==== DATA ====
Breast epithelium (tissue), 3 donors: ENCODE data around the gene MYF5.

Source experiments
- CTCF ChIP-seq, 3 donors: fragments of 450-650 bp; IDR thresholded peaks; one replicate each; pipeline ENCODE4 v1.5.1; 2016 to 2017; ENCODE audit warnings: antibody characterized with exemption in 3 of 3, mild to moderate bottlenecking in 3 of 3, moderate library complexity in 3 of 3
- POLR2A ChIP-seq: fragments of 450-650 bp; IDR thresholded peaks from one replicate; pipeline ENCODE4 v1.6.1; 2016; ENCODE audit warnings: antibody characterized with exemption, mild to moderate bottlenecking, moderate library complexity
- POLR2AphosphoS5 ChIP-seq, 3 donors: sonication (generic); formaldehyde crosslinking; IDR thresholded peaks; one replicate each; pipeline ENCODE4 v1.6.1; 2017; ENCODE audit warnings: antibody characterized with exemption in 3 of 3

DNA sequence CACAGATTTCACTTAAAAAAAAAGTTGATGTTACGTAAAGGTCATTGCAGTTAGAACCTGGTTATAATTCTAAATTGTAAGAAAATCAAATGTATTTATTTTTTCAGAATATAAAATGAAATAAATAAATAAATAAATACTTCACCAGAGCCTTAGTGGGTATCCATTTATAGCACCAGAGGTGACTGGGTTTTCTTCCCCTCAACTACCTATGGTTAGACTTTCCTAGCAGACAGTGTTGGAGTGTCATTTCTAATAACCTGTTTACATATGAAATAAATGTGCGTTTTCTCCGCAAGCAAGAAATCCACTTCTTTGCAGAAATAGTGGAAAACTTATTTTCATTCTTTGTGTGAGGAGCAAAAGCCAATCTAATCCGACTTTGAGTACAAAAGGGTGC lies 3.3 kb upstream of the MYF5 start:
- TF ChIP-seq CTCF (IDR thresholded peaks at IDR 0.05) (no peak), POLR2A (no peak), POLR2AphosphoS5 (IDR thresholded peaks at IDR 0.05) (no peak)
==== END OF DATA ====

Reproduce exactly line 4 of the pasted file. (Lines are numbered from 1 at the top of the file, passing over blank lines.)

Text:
- POLR2A ChIP-seq: fragments of 450-650 bp; IDR thresholded peaks from one replicate; pipeline ENCODE4 v1.6.1; 2016; ENCODE audit warnings: antibody characterized with exemption, mild to moderate bottlenecking, moderate library complexity